From the Editor
The big news over the last two years, the news that has had, perhaps, the most significant impact on curricular initiatives such as WAC, has been the imploding economy. This implosion, affecting educational funding on national, regional, state, and local levels, has resulted in budgetary cutbacks, cancelled programs, terminated searches, reduced or eliminated travel funds, expanded class sizes, and mandatory unpaid furloughs. In a climate such as this, where keeping one's teaching job is counted a victory of sorts, the fate of WAC programs has to be considered uncertain at best. "Hard" money, previously committed long-term to WAC/WID, is now under scrutiny, and new "soft" money is almost nowhere to be found. As Karen Lunsford noted in the introduction to her ATD special issue last October, over the last several years "funding for WAC/WID programs per se has softened. WAC and WID are no longer the Next New Things that draw grants."
Two factors, at least, may ameliorate the extent to which WAC programs are threatened by budgetary exigencies, so the situation may not be completely hopeless. First of all, because many WAC programs have integrated themselves thoroughly into core curricula, often via systemwide WID requirements, they are extremely difficult to excise, even if institutions should be inclined to try. Enhanced connections to first year composition programs (via themed or linked courses) and writing centers (via writing fellows programs, for example) can only further cement WAC's curricular status. Secondly, WAC's focus on communication skills, writing proficiency, and information literacy still make for strong political currency, particularly in an era that promotes concrete, assessable learning outcomes in virtually every course. This is not to say that WAC programs are safe, by any means. The budgetary stasis that most programs will have to endure over the next five years will make innovation difficult, and as we all know, a lack of innovation often leads to stagnation, and stagnation often leads to … well, let's just say it leads to even more difficult times.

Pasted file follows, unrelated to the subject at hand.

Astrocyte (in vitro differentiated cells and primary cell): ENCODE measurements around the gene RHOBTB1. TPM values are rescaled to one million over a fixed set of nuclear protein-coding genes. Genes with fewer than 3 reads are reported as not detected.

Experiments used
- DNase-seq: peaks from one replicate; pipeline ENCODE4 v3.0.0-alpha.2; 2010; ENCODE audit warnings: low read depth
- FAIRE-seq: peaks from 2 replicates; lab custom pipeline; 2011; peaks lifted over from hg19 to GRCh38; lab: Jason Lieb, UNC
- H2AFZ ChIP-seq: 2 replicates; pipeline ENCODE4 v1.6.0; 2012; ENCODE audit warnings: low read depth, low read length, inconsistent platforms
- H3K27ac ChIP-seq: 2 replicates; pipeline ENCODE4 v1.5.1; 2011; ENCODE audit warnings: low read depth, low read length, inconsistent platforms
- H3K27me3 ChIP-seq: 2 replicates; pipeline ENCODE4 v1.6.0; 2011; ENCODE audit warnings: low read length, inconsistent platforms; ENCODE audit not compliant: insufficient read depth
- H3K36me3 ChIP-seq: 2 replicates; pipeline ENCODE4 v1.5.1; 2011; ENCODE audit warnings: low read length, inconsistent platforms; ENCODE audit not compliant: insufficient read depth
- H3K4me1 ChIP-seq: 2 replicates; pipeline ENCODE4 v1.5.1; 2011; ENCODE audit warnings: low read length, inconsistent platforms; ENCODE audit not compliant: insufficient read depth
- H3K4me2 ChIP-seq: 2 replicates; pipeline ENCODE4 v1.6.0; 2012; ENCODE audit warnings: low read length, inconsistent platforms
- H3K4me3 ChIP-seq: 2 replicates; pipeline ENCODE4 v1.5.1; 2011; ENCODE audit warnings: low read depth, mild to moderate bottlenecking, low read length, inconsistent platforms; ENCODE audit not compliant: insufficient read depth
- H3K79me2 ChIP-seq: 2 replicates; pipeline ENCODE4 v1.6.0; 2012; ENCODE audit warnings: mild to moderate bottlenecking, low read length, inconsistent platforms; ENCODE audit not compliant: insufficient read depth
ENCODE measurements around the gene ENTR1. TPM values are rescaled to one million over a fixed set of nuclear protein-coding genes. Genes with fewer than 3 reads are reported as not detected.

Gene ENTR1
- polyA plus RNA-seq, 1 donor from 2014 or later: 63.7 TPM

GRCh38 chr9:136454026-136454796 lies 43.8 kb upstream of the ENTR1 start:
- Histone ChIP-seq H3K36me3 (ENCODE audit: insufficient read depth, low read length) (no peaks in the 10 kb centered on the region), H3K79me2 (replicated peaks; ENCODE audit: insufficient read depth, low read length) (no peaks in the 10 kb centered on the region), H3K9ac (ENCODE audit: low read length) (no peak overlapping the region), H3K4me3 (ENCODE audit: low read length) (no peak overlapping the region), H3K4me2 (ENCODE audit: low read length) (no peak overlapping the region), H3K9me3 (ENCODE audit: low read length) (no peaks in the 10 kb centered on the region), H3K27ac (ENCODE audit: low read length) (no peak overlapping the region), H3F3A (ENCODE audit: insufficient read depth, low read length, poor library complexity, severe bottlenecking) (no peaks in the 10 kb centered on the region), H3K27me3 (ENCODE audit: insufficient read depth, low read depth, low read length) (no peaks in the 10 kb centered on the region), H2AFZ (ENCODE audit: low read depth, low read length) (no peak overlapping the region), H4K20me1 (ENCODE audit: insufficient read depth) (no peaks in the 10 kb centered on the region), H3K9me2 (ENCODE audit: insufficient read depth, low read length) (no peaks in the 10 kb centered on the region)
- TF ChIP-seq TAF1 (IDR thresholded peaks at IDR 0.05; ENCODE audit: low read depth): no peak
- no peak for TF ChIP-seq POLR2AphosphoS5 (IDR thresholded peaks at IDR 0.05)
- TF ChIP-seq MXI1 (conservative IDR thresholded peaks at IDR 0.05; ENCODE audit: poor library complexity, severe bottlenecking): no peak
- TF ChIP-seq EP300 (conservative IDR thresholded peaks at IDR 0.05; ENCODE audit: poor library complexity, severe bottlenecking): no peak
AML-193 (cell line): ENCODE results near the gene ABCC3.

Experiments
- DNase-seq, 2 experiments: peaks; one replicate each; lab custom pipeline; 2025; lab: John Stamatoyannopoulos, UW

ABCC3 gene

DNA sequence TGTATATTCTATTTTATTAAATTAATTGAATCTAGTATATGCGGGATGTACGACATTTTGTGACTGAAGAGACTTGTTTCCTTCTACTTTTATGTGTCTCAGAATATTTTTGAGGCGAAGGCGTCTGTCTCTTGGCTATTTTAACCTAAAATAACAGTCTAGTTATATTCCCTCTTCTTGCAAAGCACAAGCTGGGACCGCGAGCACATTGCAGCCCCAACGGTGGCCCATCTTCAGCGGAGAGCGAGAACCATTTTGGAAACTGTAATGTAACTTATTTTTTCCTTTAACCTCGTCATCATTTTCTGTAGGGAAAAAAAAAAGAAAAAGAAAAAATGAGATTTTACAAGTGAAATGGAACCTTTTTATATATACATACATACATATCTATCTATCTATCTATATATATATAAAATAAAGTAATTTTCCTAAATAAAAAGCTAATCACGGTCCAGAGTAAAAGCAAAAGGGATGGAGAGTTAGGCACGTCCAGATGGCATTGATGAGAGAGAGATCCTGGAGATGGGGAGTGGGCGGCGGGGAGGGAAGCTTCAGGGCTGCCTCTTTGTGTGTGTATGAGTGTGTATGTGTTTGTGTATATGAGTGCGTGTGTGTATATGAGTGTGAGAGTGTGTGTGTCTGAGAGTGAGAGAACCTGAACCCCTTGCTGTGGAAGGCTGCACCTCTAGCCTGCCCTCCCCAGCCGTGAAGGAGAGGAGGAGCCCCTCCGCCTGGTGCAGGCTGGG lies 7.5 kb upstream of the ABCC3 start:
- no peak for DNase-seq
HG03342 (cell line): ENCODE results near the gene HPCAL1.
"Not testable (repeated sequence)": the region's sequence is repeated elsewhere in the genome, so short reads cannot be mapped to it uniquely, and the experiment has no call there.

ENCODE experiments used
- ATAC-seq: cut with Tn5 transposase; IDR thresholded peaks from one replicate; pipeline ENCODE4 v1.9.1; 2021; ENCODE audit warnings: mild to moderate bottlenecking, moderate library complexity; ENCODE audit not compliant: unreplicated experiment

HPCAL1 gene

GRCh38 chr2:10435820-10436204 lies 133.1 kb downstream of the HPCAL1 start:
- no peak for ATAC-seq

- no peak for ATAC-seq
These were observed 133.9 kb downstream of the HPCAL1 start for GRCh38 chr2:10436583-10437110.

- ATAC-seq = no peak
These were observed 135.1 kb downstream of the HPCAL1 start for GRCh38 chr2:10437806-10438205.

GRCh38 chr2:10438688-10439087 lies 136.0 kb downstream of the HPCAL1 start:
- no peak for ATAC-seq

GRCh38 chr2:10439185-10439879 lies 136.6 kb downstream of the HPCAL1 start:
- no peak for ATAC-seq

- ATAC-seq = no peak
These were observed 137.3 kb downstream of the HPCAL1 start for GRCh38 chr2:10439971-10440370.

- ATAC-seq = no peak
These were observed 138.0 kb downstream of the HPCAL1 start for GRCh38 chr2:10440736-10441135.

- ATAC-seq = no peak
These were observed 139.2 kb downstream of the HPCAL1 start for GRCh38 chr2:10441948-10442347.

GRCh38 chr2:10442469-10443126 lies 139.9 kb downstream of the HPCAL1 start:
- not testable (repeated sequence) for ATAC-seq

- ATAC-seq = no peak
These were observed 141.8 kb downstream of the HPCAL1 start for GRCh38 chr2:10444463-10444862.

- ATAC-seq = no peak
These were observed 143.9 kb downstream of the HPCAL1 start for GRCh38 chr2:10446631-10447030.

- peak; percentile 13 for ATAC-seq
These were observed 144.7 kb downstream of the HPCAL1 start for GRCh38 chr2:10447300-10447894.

That said, both the last year and the year to come are demonstrating that innovation can take place during even the most stressful times (necessity being a mother, and all that), and that WAC/WID is continuing its expansion to all parts of the globe. For Across the Disciplines, this has meant an increasing number of manuscript submissions by international scholars as well as an assortment of guest-edited special issues that have generated widespread attention.
In my Editor's Note in 2007, I wrote that I was "quite pleased to receive submissions from the wider international community, reminding me — and the rest of us — both that WAC's origins are not to be found solely in the United States and that American perspectives on communication across the curriculum can hardly be considered universal or monolithic." The intervening years have only borne out the truth of this remark. In the last year, I have received manuscripts about WAC initiatives in a wide array of countries, including Turkey, Lebanon, Jordan, the United Kingdom, Hong Kong, Iran, and Australia. Within the month, ATD will be publishing John Harbord's article on "Writing in Central and Eastern Europe — Translation and Transplantation," an expanded version of a paper he presented at the 2008 International WAC Conference. My reviewers and I are thrilled to see manuscripts such as these, many of which provide snapshots of pedagogies and practices that are completely unfamiliar to us, and we encourage our readers to send us more of this interesting, valuable work.